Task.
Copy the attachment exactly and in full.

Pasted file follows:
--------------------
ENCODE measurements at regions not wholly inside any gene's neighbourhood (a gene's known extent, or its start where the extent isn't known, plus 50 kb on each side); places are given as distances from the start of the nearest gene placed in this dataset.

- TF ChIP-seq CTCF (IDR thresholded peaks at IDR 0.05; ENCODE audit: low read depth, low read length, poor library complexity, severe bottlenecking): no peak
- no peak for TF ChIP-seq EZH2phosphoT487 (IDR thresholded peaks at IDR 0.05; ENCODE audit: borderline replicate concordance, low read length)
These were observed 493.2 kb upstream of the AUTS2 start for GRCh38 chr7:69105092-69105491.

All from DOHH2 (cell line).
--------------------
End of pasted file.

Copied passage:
ENCODE measurements at regions not wholly inside any gene's neighbourhood (a gene's known extent, or its start where the extent isn't known, plus 50 kb on each side); places are given as distances from the start of the nearest gene placed in this dataset.

- TF ChIP-seq CTCF (IDR thresholded peaks at IDR 0.05; ENCODE audit: low read depth, low read length, poor library complexity, severe bottlenecking): no peak
- no peak for TF ChIP-seq EZH2phosphoT487 (IDR thresholded peaks at IDR 0.05; ENCODE audit: borderline replicate concordance, low read length)
These were observed 493.2 kb upstream of the AUTS2 start for GRCh38 chr7:69105092-69105491.

All from DOHH2 (cell line).